After two-and-just-under-a-quarter years, I have finally bid farewell to my pokey box room flat in Chiswick, West London, and moved into an altogether different pokey box room in the bohemian neighbourhood of Stoke Newington, North East London. The move coincides with my recent finishing of David Foster Wallace’s magnum opus Infinite Jest (a book that has single handedly changed the way I think about literature) and a change in job. I am marginally proud to say that I now work for MTV – though, if I just met you and you asked what I did for a living, I would most probably tell you I work in media but in a very vague capacity (as anyone working in TV/Film will tell you, generally when you meet someone and they find out you work in that particular industry, you’re either accused of being the cause of all the world’s problems, asked to get them a part on a show/film or demanded to reel off the names of all the famous people you’ve met). The wholly unglamorous an genuine truth of the matter is that 99.99% of the people working in the industry – I should tell you – have little or no influence over the creative decisions made by broadcasting/cinematic companies, have absolutely no say when it comes to casting and the closest I’ve gotten to interacting with a genuine A-list Hollywood star was when I took this photo of the back of Daniel “Harry Potter” Radcliffe’s head:
In typically bizarre and very London fashion, my moving day was made somewhat more interesting by the van driver I hired to help me get my stuff across town. 10 minutes into the journey, the driver, Trevor, asked me about my job and I reluctantly told him about my new job with MTV.
“Very interesting.” he said “My daughter was in the music industry.”
“Oh, really,” I responded.
“Yeah, she did very well for herself, actually,” We slowed down to stop at a red light.
“That’s good,” I offered.
“You might know her, Emma Bunton. Of course, she doesn’t do much singing anymore. She’s mostly on the radio, Heart FM, I think.”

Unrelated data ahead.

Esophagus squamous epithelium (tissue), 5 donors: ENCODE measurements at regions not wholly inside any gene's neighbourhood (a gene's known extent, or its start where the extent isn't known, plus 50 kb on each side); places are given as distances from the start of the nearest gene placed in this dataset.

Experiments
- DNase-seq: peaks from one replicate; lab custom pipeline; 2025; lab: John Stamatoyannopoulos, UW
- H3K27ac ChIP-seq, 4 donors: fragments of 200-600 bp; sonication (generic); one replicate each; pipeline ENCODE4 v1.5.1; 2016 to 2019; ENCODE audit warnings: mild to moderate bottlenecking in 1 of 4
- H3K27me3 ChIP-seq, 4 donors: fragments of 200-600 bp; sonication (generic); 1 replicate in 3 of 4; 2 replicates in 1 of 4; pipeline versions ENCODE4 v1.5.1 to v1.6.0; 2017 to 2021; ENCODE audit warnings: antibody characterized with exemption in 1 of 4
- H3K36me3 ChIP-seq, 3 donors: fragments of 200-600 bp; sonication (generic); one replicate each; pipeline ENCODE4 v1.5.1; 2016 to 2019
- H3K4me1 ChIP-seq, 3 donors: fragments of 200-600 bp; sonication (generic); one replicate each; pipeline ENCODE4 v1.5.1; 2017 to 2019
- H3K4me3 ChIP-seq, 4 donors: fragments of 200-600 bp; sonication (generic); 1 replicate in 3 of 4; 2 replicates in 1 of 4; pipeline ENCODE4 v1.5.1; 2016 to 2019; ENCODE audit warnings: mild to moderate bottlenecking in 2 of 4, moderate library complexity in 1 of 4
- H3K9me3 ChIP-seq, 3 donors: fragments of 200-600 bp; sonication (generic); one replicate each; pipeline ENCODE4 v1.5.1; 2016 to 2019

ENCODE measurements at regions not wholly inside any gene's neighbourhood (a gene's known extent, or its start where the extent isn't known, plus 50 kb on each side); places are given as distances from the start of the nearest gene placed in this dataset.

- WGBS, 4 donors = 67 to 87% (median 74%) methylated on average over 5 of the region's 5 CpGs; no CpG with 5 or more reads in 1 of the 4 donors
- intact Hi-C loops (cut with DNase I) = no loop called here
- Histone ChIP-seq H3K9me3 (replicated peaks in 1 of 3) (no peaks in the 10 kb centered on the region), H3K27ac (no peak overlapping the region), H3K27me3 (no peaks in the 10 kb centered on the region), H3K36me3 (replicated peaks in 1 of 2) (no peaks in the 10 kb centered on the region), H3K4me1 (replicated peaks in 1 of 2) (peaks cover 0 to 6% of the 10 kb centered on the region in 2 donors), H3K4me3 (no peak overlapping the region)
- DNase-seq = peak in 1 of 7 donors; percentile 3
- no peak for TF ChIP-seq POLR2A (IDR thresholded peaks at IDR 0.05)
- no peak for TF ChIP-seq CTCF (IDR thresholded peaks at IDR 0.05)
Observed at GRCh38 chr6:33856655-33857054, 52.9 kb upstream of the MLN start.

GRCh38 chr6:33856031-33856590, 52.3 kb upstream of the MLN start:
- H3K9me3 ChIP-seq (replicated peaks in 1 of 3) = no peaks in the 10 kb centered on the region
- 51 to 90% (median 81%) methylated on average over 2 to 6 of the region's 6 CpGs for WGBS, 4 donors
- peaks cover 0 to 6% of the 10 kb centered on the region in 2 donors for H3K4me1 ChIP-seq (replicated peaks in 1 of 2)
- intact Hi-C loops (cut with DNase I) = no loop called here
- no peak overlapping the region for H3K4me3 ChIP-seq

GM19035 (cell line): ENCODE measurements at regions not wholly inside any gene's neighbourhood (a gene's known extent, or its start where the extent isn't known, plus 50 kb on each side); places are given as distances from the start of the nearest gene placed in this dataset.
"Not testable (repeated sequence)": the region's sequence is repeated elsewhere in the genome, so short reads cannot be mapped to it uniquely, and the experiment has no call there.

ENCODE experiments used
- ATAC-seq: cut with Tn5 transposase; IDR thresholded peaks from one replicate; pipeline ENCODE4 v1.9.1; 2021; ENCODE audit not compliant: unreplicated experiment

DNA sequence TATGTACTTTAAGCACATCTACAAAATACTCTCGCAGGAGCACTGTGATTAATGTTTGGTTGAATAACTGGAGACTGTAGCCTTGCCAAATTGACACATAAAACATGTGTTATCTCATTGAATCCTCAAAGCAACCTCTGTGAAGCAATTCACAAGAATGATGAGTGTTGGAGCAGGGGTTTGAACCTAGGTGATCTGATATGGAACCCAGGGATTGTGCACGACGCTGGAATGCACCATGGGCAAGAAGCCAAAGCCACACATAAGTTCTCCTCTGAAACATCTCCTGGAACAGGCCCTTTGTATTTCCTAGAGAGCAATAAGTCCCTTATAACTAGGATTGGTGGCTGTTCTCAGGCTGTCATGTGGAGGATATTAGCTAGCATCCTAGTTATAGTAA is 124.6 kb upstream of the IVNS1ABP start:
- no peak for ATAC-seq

“Wait… Emma Button from the Spice Girl? Like, Baby Spice?”
“Yeah.” A green light, he put the van back into gear.
“They did quite well for themselves.”
He let out a short chuckle.
“Yeah, not too bad.”
“Yeah, I think remember them. They had a few good songs, what was it, in the 90s, right? There was a lot more money in it in those days.”
Heading into Marylebone, I commented as we drove by Madame Tussauds and its perplexingly long mid-day queue.
“You know, I’ve never understood the attraction of this place.”
“I know. Tourists,” He said . “I never even went in when they had a waxwork of my daughter in there.”
On our way through King’s Cross and Highbury we joked about a Spice Girls reunion, the troubles of buying a birthday present for a millionaire and how, during the peak of Spice Mania, Baby Spice was contractually obliged by the Pepsi company to never be seen drinking any other sort of carbonated beverage in public. This was, without a shadow of doubt, the most fun I’ve ever had moving house. Even though I wasn’t paying for the service, the guy even helped me bring my stuff up a flight of stairs once we had arrived at my new house.
A few hours into the neighborhood and I’m loving this part of London, the new house, the neighborhood, it’s fantastic.
After half a day of unpacking and cleaning, my room is now almost as I want it. I’m particularly happy with how my bookshelf is shaping up.
For the first time, I am living on a street that has a pub on the corner, this will either mean that my ingratiation into the heart of the community will be relatively seamless or that I’ll become a full blown alcoholic by the end of the month.
Here’s to this next adventure in foggy London town.